What Is Magnetic Abrasive Finishing?

A picture of an aluminum fixture cut in half so you can the internal structure.

Also known as magnetic field-assisted finishing, magnetic abrasive finishing is a finishing process that involves the use of a magnetic field to apply particulate matter onto the surface of a workpiece or object. The purpose of magnetic abrasive finishing is to apply a powder coating.

Of course, there are other finishing processes used for this purpose. Only magnetic abrasive finishing, however, leverages the power of magnetism to achieve this goal. The magnetic field forcefully pushes the particular matter of the powder onto the workpiece or object, thereby creating a protective shell over the workpiece of object.

History of Magnetic Abrasive Finishing

Magnetic abrasive finishing has origins dating back to the 1930s, during which it was used by manufacturing companies in the United States. It wasn’t until about a decade later, however, when the first patent for magnetic abrasive finishing was filed with the United States Postal and Trademark Office (USPTO). In the years to follow, manufacturing companies in other territories — Soviet Union, Germany, Poland, etc. — began using this finishing process as well. By the 1980s, magnetic abrasive finishing was a well-known and frequently used finishing process in the manufacturing industry.

How Magnetic Abrasive Finishing Works

Unlike other finishing processes, magnetic abrasive finishing doesn’t “spray” particular matter onto the workpiece or object. Instead, it uses magnetism. To perform this process, manufacturing companies use a mixture of magnetic particles and abrasive powder particles. A magnetic field is then applied, which forces the combined particles onto the workpiece or object. You can think of magnetic abrasive finishing as a form of powder coating that uses a magnetic field.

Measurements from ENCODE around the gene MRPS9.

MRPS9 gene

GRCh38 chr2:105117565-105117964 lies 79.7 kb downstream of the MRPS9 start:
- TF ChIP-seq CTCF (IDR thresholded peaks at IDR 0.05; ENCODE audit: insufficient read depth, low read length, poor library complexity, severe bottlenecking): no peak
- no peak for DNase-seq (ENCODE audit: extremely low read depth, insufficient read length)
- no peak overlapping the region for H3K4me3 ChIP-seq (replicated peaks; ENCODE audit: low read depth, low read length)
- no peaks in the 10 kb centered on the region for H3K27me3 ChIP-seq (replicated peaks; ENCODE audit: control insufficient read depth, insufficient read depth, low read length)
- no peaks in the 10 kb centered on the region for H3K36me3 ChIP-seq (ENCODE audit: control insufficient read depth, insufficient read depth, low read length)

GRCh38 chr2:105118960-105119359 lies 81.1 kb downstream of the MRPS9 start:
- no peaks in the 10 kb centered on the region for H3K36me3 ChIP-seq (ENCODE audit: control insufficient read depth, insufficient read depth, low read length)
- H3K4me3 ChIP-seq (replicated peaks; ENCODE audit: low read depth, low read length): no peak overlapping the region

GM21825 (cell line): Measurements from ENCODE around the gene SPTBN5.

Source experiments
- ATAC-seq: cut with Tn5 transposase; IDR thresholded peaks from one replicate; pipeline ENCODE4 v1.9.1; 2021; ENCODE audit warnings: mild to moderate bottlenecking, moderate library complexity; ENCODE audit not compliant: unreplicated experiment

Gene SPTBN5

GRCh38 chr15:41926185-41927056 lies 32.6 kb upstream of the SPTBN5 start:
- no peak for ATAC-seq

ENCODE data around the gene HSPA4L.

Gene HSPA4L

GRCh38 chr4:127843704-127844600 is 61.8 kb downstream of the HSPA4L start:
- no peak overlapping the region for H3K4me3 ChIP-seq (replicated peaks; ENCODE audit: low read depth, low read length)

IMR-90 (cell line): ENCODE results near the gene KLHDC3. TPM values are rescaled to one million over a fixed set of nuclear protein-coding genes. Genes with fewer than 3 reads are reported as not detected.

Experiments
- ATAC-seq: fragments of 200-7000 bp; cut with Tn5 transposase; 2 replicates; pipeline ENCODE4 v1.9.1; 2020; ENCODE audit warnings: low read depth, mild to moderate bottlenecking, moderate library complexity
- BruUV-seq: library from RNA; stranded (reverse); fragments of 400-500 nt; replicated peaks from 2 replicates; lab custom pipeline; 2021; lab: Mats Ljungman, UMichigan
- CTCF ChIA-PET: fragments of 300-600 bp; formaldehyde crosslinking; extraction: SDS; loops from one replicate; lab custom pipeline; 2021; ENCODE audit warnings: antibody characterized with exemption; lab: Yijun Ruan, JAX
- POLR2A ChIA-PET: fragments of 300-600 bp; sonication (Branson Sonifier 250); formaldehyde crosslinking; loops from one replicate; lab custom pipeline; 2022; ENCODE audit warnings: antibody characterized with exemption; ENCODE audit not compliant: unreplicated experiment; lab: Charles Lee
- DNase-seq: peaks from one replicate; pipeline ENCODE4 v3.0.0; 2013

Most magnetic abrasive finishing applications use either an electromagnet or rare-earth permanent magnet as the source for the magnetic field. Rare-earth permanent magnets are stronger and less expensive, but only electromagnets allow for the changing of flux density. In other words, manufacturing companies can alter the strength of the magnetic field when using an electromagnetic. The magnetic strength of a rare-earth permanent magnetic can not be adjusted.

Benefits of Magnetic Abrasive Finishing

There are several reasons for choosing magnetic abrasive finishing over other finishing processes. Since the application of powder particles doesn’t require direct contact with the workpiece or object, for example, it can coat hard-to-reach areas like the interior walls of pipes. Magnetic abrasive finishing is also highly effective at evenly distributing the powder particles. When performed properly, it creates an even and consistent powder coating over the workpiece or object.

No tags for this post.